Bringing back the family — this election's legacy

Bring back Jenny Shipley. Not to bounce Bill English; there is enough juice in that stew. To tell us about “the family”.

The most abiding picture I have from the 1999 campaign was of Shipley resting her head on husband Burton’s shoulder on a bus ride at the end of a day on the West Coast. It was not showy or tokenist or despairing. It was homely.

The Shipleys and their two offspring looked a genuinely close-knit unit, the 1950s family ideal incarnate.

I had thought — wrongly, as it turned out — that Shipley would use this to political advantage when Prime Minister after 1997, that she would represent solid, small-town virtues to a destabilised middle New Zealand.

These were values trashed by those who came to adulthood in the 1960s-70s. The heroes and fellow-travellers of that “values revolution” have — many of them — strewn marriages and children about as if they were obsolescent consumer goods.

They declared the 1950s family — and much else besides — too stifling. Norman Kirk, working class hero Prime Minister, could litter his 1972 campaign speeches with references to the “family unit”. But mum, dad and 2.4 kids were not for freedom-seekers.

That lot has been in charge of government and business since the mid-1980s, hacking up once-stable economic and social arrangements, to the discomfort of many.

But something stirred in this election. The “family” came back.

We are to have a Commission for the Family, at United Future’s prodding. Peter Dunne’s evangelical friends and Christian Heritage’s moral reactionaries made “the family” the centrepiece of their campaigns.

Their family sounds the 1950s sort: husband in authority and earning the money, wife at home and children disciplined. To help out that sort of family, both United Future and Christian Heritage advocated income splitting for tax purposes: a one-earner household of two adults would pay less tax that way.

In effect it would also transfer resources to that sort of family from other sorts, especially single-parent households. To “values revolutionaries” that sounds reactionary, perhaps immoral.

Turn to Shipley for the bridge. Her family was a 1950s family. But she recognised other sorts of families as valid.

She did make life harder for single-parent welfare-dependent families with her 1991 benefit cuts (still not reversed by Labour) and her abortive code of social responsibility would have been tough on such households. But she did not judge non-1950s families immoral or anti-social.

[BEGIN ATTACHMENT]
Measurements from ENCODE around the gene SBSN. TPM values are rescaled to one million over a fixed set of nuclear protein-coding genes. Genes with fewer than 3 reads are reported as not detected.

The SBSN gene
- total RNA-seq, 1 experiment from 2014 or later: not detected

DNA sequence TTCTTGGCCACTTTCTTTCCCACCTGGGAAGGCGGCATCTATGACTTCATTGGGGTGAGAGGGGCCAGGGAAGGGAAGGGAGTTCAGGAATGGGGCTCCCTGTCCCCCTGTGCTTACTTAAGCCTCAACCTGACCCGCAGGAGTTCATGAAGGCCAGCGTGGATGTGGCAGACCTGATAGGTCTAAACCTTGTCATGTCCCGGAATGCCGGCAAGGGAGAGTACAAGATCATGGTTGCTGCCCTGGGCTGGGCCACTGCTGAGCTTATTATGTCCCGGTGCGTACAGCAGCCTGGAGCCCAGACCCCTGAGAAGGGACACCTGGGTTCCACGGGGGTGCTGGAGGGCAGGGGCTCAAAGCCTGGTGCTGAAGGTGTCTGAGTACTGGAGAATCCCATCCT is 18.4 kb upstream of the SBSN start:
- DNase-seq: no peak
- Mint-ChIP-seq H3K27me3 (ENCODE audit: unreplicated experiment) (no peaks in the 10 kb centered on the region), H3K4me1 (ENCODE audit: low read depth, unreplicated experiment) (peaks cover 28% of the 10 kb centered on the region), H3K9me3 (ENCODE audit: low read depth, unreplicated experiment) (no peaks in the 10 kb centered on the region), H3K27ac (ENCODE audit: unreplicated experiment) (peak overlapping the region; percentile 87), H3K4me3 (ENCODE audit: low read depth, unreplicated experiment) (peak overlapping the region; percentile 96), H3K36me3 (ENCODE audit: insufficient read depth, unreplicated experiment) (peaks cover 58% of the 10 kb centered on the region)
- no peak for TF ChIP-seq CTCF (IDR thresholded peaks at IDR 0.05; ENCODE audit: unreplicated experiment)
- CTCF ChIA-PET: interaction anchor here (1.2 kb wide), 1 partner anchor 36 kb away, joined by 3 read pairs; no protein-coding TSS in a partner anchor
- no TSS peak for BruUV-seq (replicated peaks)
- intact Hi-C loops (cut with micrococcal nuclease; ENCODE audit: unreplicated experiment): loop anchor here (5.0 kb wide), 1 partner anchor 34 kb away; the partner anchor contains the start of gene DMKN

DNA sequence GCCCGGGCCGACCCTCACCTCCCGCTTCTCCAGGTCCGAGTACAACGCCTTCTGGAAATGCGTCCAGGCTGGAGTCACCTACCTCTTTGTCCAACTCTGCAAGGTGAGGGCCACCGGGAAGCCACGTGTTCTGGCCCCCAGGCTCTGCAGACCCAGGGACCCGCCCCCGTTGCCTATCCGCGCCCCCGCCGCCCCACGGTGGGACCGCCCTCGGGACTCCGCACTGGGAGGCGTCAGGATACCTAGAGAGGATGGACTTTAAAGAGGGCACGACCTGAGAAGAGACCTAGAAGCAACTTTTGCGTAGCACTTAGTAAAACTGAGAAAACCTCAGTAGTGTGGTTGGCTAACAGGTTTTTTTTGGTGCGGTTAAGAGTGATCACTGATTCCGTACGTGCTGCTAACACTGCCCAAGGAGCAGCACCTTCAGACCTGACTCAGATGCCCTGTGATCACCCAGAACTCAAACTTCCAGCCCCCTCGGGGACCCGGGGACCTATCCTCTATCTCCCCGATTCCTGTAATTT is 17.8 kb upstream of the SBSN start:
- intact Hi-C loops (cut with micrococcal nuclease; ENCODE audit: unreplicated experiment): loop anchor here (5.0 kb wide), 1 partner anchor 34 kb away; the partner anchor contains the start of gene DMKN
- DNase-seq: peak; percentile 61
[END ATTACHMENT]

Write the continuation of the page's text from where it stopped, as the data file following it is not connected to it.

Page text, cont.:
Now let me offer an abiding image from this campaign just past. Margaret Wilson, whom moral conservatives call a witch, extolled family values while warming up a Tauranga meeting for Helen Clark on July 18.

Cynical? Not a bit. Anyone who knows Wilson knows her close bonds with, and her care for, her parents, siblings and their children. She spoke from the heart and with truth.

Then flash to a picture on August 13 of new cabinet minister Chris Carter and his partner, Peter Kaiser. They have “lived in a marriage-like situation for 29 years”. They present a more loving couple than many husbands and wives.

So what are we to make of the re-emergence of “the family”? How can Helen Clark, a values revolutionary, agree to a commission proposed by two Christian parties with conservative agendas?

For part of the answer, note another phenomenon of this campaign: the plethora of dedicated children’s policy platforms, not just from the big old parties, which in the past largely subsumed children into education, health and other social policies, but even more pronouncedly from the Greens and the Alliance.

In a society of transitory household arrangements this may represent hope that the state can through public policy redress breakdowns the family was once expected to fix in the private sphere.

I suspect there is more.

The 1960s-70s values revolution fragmented social structures and beliefs. Few want the Christian Heritage solution, as Shipley knew. But many feel society lacks reliable rules and foundation blocks.

“The family” is in that context a shorthand for social unity and stability.

A Commission for the Family won’t deliver that. But a not-so-subliminal message to politicians on July 27 was that a faster economy won’t either.